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Will WhatsApp Be Government’s Next Target?

Will WhatsApp Be Government’s Next Target?

World’s largest messaging service may soon be in the DOJ crosshairs

As the nation watches the FBI battle Apple in court over access to a terrorist’s iPhone data, a conflict with another Silicon Valley company simmers in the background.

With over a billion users, the Facebook-owned mobile app WhatsApp is one of the world’s largest messaging platforms and allows users to send text messages and make phone calls abroad without incurring the international data costs associated with traditional text and voice communication. Similar to Telegram, an app popular with ISIS members, WhatsApp offers end-to-end encrypted text messaging and, according to the Guardian, will in the coming weeks be offering encrypted voice and group messaging.

At present, the Department of Justice is unsure how to proceed in an ongoing criminal investigation in which a federal judge ordered a wiretap, as the department is unable to get access the ordered data thanks to WhatsApp’s encryption.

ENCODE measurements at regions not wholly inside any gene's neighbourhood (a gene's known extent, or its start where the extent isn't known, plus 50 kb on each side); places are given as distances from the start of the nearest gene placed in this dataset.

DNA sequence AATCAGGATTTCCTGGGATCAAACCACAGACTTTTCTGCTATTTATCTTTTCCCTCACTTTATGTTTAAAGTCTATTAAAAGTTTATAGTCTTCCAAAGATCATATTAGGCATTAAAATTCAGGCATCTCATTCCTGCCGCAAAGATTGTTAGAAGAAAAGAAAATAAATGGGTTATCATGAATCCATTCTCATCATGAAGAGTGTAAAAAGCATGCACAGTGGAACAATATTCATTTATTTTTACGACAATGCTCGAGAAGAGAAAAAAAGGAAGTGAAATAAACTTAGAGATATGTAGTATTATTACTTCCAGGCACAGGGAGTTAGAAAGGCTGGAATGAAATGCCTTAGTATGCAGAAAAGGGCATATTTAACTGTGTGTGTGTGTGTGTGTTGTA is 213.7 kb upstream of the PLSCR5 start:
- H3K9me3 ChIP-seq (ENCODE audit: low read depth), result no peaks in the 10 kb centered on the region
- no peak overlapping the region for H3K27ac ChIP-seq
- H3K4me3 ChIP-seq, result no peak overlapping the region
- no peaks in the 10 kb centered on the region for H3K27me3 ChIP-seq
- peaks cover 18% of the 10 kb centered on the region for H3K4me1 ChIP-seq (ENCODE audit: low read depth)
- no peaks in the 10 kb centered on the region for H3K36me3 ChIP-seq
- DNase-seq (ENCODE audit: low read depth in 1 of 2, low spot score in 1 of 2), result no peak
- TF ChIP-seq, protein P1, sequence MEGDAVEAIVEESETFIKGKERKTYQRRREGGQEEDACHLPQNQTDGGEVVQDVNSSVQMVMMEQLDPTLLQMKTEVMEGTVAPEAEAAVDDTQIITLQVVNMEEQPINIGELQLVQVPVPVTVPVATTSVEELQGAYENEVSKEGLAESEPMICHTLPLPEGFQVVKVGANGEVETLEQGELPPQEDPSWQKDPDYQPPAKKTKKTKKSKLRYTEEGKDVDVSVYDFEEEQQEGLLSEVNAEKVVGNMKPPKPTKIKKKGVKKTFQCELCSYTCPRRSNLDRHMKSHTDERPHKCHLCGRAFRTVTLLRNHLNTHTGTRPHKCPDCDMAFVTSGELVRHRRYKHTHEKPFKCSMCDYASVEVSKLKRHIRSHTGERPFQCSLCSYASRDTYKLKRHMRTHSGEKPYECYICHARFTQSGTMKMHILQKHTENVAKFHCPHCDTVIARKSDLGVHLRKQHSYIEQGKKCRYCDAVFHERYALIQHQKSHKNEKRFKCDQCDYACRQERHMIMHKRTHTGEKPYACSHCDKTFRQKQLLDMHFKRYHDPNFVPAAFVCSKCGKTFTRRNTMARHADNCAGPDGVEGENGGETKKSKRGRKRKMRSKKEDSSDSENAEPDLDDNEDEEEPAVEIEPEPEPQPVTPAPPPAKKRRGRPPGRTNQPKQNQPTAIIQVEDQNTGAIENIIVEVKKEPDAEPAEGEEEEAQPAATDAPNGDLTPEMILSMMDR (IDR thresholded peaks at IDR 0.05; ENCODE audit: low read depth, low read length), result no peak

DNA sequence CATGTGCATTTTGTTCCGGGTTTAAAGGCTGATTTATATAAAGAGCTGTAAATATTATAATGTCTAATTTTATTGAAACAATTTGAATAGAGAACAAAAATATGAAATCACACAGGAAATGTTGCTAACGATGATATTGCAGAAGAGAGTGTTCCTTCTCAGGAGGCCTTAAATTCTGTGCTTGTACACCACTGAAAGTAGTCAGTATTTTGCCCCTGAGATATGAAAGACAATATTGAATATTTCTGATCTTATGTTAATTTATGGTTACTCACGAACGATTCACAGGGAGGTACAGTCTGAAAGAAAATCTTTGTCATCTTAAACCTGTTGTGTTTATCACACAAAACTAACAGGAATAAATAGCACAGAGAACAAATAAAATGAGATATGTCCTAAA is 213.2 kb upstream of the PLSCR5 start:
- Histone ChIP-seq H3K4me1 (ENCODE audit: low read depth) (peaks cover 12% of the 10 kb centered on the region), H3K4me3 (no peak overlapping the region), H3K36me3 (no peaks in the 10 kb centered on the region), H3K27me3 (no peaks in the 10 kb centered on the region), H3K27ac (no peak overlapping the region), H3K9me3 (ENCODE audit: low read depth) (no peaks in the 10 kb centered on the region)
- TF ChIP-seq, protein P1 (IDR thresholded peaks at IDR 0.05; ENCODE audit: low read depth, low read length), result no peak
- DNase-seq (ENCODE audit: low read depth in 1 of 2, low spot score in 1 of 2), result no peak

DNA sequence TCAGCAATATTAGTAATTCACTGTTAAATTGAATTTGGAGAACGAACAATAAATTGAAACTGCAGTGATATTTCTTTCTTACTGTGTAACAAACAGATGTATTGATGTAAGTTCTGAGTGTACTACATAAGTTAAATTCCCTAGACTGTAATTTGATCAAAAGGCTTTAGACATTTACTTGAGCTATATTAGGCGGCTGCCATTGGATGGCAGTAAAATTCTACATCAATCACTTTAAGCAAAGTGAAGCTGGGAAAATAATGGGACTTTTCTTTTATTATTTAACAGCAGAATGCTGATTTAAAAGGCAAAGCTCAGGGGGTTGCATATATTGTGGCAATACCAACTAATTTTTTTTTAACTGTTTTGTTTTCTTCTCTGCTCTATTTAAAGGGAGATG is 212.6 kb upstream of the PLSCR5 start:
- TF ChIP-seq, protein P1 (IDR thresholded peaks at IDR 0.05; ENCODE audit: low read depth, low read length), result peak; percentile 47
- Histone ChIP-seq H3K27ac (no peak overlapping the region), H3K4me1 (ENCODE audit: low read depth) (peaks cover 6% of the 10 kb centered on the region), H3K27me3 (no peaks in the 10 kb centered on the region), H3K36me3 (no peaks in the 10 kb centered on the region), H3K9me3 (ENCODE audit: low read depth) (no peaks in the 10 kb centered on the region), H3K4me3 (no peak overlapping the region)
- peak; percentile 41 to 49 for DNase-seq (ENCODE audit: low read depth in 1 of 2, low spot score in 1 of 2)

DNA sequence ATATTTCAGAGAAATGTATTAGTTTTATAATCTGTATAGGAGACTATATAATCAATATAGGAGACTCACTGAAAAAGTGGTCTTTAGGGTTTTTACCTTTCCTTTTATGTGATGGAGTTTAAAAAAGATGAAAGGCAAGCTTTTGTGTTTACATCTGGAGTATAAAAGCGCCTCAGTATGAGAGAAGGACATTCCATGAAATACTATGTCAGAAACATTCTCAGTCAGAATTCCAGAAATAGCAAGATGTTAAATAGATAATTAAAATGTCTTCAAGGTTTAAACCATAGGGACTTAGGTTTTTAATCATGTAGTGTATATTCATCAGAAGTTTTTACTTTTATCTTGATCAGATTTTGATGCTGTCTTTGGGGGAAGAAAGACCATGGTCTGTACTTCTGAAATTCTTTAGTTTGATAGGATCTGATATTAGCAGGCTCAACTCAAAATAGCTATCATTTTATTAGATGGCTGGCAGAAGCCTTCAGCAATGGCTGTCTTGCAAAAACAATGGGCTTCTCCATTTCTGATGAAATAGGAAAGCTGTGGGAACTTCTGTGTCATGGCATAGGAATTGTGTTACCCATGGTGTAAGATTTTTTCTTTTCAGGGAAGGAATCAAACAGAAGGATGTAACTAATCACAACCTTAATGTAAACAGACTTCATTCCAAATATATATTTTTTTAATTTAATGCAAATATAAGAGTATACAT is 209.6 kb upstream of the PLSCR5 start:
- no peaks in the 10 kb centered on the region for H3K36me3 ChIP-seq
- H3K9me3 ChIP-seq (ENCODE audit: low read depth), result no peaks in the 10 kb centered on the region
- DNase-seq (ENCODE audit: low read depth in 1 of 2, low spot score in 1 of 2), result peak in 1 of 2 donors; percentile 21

As encryption plays an increasing role in electronic communication, government and law enforcement agencies are facing an impending dilemma the FBI refers to as the “Going Dark” issue. Despite legal authority, governing agencies have found it increasingly difficult to access communications made on apps or platforms that are often just years old. Compounding the issue for law enforcement is the outdated Communications Assistance for Law Enforcement Act that was enacted in 1994. The law applies only to traditional communications carriers and leaves companies like WhatsApp or Apple (via iMessage) exempt from the requirement of developing intercept capabilities for law enforcement.

The Guardian elaborates on the problem: